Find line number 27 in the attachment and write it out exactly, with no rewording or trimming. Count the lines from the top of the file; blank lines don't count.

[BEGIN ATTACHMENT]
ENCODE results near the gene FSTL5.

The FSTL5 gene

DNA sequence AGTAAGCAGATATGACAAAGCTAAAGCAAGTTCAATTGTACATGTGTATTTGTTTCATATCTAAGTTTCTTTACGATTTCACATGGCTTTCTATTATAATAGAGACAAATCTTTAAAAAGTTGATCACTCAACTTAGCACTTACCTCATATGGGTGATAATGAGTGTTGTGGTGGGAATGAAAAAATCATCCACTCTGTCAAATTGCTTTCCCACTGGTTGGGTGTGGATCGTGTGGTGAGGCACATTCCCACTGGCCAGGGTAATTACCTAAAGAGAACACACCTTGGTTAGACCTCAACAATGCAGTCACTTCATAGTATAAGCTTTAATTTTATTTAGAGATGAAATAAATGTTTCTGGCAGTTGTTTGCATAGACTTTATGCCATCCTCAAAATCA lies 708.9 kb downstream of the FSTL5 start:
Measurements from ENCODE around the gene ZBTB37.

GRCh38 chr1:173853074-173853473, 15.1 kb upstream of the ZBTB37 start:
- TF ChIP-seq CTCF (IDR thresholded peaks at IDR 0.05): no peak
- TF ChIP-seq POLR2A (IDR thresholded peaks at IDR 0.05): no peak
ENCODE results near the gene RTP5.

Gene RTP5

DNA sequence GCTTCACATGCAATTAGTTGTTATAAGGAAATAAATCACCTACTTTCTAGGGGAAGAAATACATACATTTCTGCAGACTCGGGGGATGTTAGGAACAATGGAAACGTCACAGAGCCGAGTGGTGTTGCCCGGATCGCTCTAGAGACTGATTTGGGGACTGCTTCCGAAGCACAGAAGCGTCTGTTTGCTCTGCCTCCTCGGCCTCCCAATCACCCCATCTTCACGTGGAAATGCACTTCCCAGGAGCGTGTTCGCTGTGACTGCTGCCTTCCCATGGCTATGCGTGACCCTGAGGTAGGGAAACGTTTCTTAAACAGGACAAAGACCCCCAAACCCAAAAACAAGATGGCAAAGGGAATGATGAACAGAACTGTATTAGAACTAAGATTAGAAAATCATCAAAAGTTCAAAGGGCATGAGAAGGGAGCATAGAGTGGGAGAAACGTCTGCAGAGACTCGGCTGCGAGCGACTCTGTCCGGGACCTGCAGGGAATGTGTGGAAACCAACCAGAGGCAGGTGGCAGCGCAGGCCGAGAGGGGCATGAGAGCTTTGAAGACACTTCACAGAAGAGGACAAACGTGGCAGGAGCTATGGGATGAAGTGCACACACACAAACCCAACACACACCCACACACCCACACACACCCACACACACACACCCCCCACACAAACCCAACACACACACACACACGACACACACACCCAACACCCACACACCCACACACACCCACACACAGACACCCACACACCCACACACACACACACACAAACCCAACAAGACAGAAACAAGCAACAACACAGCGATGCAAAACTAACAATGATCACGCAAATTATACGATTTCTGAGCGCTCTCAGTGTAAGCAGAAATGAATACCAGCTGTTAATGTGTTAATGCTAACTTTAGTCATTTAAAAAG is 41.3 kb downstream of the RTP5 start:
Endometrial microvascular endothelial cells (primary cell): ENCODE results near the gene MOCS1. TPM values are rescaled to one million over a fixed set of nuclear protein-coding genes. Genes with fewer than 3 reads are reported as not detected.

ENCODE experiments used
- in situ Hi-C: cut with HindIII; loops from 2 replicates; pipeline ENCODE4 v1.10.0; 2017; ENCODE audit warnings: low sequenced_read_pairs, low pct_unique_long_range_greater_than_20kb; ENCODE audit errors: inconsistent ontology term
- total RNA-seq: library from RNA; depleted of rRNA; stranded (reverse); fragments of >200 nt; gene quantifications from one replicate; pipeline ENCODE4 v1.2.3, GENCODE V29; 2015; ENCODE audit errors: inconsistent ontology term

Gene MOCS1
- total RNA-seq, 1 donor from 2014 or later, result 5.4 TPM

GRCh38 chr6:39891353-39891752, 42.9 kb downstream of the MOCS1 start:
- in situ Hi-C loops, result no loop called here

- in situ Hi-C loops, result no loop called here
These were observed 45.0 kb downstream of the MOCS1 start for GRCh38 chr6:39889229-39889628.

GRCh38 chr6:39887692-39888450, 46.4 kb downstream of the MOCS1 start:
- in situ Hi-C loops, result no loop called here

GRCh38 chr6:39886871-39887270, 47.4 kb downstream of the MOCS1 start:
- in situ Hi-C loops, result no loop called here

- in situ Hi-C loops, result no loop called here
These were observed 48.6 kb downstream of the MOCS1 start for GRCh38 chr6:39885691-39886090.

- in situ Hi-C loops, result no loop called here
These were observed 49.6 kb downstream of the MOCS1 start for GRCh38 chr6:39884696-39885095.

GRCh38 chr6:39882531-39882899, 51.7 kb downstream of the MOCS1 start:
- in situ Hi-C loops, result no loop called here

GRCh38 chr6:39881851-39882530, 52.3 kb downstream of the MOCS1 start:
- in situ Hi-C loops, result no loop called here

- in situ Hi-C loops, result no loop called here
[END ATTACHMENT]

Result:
- in situ Hi-C loops, result no loop called here